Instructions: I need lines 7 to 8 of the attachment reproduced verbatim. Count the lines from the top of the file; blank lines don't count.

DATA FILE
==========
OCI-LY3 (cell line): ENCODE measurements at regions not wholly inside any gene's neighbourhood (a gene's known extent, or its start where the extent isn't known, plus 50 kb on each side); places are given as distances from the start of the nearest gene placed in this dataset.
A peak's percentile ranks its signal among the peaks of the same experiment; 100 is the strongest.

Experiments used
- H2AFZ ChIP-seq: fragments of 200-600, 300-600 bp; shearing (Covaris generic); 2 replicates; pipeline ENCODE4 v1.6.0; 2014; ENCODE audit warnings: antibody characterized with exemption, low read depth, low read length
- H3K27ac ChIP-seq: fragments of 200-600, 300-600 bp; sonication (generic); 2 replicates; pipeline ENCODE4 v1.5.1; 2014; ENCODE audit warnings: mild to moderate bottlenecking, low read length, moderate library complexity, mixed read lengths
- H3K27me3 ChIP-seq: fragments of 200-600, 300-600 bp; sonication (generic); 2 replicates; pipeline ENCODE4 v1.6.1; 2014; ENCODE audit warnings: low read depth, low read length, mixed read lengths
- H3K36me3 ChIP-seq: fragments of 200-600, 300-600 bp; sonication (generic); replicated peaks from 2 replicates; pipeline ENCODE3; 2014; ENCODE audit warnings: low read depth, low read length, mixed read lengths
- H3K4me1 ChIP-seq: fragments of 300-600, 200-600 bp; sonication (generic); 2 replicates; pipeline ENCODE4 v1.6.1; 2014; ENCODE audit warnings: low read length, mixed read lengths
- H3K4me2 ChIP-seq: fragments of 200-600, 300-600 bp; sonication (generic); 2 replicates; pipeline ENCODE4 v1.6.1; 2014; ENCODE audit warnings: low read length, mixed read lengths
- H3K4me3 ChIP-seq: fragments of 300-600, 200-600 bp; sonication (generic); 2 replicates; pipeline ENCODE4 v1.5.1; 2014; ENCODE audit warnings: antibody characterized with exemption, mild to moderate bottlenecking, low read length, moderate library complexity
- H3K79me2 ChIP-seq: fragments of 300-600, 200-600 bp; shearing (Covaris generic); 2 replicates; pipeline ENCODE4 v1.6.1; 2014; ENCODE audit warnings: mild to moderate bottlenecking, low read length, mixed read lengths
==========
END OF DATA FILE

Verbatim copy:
- H3K36me3 ChIP-seq: fragments of 200-600, 300-600 bp; sonication (generic); replicated peaks from 2 replicates; pipeline ENCODE3; 2014; ENCODE audit warnings: low read depth, low read length, mixed read lengths
- H3K4me1 ChIP-seq: fragments of 300-600, 200-600 bp; sonication (generic); 2 replicates; pipeline ENCODE4 v1.6.1; 2014; ENCODE audit warnings: low read length, mixed read lengths